3.8 rating based on 4,612 ratings (all editions)
Author(s): Publisher: Pantheon
Rebecca Wright has reclaimed her life, finding her way out of her grief and depression following a personal tragedy years ago. She spends her days working in customer support for the internet dating site where she first met her husband. But she has a strange, persistent sense that everything around her is somewhat off-kilter: she constantly feels as if she has walked into a room and forgotten what she intended to do there; on TV, the President seems to be the wrong person in the wrong place; her dreams are full of disquiet. Meanwhile, her husband's decade-long dedication to his invention, the causality violation device (which he would greatly prefer you not call a “time machine”) has effectively stalled his career and made him a laughingstock in the physics community. But he may be closer to success than either of them knows or can possibly imagine.
Version Control is about a possible near future, but it’s also about the way we live now. It’s about smart phones and self-driving cars and what we believe about the people we meet on the Internet. It’s about a couple, Rebecca and Philip, who have experienced a tragedy, and about how they help — and fail to help — each other through it.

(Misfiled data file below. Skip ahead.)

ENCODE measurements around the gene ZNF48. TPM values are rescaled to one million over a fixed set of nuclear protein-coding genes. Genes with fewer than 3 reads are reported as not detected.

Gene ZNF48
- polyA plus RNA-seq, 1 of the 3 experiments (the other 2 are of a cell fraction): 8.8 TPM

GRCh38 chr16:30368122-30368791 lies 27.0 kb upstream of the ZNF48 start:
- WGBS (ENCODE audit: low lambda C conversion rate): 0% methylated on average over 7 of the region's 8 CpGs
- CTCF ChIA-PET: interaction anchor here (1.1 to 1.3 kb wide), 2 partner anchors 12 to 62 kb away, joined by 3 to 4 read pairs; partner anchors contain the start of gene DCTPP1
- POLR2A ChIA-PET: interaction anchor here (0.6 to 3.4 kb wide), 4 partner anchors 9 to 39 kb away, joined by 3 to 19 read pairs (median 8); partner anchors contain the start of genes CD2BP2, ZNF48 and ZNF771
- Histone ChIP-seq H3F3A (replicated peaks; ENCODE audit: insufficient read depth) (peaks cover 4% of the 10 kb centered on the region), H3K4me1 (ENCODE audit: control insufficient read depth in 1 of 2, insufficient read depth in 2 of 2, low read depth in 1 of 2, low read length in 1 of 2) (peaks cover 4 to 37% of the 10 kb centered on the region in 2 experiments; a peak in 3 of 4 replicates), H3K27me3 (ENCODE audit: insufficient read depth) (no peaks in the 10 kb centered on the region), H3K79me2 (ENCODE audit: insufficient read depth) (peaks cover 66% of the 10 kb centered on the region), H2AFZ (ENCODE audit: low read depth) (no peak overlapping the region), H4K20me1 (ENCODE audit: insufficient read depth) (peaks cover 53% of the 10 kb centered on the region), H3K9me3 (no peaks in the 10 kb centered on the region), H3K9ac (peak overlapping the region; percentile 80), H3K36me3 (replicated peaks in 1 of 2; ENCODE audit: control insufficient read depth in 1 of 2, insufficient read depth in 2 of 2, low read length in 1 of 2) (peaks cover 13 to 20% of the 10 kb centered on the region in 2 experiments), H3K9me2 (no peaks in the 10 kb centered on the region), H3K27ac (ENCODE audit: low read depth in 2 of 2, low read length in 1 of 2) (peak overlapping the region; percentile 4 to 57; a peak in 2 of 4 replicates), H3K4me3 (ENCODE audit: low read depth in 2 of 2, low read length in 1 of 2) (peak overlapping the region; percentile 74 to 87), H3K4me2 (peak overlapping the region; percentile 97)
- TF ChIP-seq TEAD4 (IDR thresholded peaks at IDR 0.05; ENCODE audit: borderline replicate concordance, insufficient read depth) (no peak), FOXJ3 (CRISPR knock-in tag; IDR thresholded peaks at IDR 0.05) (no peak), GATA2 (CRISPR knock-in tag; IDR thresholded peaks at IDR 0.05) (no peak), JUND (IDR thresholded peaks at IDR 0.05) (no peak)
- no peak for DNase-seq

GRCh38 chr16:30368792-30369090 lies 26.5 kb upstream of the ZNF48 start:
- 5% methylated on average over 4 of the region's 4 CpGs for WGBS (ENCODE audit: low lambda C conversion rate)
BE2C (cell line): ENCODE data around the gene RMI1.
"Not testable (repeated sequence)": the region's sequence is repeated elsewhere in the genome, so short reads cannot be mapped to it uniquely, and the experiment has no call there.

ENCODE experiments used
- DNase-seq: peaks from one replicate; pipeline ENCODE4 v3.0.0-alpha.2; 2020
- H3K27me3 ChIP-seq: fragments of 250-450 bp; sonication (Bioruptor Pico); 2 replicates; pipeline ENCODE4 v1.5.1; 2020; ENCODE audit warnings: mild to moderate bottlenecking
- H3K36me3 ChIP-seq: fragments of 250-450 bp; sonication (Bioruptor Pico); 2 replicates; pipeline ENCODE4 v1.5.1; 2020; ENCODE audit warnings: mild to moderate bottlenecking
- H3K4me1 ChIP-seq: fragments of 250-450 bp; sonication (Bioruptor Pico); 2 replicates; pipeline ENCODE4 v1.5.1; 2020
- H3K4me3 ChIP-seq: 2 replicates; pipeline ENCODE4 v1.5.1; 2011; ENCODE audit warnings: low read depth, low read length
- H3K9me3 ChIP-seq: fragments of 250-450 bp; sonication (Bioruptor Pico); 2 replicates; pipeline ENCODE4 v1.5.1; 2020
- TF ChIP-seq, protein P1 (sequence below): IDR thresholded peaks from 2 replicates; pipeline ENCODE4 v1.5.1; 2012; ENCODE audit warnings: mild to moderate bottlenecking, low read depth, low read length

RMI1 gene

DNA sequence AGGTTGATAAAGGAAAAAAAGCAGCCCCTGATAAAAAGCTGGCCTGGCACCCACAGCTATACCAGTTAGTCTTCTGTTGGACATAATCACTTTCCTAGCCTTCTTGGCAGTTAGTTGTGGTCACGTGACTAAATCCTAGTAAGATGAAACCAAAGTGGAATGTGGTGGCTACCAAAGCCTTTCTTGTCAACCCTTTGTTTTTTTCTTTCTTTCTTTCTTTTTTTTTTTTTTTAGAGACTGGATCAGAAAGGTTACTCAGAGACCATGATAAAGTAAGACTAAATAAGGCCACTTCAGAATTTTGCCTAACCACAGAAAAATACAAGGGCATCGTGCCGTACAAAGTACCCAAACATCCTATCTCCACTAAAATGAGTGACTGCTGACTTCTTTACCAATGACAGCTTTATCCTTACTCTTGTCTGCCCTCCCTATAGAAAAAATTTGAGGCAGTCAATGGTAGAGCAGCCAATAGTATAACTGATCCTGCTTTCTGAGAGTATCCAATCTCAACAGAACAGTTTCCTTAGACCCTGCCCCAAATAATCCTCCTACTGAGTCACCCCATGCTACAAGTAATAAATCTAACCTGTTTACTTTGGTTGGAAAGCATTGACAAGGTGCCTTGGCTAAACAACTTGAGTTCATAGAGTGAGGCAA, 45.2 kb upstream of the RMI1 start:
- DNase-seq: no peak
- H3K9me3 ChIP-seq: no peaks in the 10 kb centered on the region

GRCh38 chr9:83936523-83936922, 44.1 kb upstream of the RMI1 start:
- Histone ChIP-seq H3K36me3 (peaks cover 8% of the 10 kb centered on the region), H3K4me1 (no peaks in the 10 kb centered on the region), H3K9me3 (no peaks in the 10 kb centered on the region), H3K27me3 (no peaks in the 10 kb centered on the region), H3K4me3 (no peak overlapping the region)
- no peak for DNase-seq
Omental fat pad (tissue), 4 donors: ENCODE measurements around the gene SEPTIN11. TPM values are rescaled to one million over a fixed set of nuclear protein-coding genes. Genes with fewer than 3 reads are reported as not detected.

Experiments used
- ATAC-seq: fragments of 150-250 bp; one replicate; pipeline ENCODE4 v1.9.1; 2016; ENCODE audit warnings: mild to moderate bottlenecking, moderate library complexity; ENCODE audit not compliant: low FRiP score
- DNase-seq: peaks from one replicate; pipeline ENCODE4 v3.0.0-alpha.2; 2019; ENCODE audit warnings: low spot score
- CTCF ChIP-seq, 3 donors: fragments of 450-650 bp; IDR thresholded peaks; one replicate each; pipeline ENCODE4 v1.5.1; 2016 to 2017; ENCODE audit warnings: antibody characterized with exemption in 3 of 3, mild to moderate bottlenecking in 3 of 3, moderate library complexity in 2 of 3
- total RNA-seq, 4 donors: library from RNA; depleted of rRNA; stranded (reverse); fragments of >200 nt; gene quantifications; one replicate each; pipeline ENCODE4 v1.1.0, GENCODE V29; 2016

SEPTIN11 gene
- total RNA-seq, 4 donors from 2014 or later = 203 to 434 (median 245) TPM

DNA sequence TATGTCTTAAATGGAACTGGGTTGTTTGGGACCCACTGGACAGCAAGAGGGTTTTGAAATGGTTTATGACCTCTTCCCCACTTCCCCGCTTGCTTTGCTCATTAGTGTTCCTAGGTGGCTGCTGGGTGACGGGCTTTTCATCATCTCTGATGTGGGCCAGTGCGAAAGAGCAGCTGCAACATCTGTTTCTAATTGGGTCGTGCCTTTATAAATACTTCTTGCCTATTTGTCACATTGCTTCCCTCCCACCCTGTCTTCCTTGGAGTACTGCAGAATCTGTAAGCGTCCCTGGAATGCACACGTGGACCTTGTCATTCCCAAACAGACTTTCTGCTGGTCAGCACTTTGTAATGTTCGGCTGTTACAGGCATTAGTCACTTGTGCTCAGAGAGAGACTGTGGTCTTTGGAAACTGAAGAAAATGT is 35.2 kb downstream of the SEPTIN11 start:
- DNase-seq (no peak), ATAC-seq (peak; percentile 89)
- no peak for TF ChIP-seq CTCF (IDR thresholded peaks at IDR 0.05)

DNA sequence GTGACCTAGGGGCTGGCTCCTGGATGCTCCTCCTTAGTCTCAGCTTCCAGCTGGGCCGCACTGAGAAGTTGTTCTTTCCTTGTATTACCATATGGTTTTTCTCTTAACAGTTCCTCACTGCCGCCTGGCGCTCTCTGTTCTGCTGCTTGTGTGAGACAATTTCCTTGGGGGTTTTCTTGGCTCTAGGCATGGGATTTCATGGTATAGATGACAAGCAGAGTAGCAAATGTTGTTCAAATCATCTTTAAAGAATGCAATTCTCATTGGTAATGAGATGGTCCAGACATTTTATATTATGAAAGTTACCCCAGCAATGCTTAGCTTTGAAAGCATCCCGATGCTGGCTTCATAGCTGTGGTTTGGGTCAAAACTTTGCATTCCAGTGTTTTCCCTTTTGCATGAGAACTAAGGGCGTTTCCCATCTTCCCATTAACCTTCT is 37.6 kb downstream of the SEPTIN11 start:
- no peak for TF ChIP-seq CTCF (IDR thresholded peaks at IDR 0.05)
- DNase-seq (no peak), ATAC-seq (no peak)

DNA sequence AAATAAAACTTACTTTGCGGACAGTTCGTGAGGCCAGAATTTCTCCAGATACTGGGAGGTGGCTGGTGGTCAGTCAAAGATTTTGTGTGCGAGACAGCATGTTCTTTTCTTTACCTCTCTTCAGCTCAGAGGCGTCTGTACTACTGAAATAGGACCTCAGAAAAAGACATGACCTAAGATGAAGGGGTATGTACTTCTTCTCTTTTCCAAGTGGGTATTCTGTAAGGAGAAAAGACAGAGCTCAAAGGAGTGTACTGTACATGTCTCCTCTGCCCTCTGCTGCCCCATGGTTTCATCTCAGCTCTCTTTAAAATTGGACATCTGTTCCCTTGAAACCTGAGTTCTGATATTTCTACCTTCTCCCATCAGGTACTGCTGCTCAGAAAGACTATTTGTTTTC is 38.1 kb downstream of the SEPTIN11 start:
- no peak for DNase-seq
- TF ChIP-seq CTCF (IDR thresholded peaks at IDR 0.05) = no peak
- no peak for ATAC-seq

Next episode: The 2013 movie Her
“Sensitive letter writer Theodore has just ended his marriage. Lonely, he goes out to buy an artificially intelligent Operating System that promises to give him everything he needs. Samantha is more than his average OS. She does secretarial work for him but also becomes his friend whenever he’s lonely. They go out on adventures and travel together. He becomes the physical feet to get them places, and she the new eyes in which to see the world. Their intimate moments soon turn into love and they start an unusual relationship between OS and human. Things get complicated as they deal with Theodore’s complex emotions and Samantha’s inability to provide physical comfort. What happens to an OS when its consciousness is altered? Or to a sensitive man who doubts his emotions?” — Marielle on imdb.com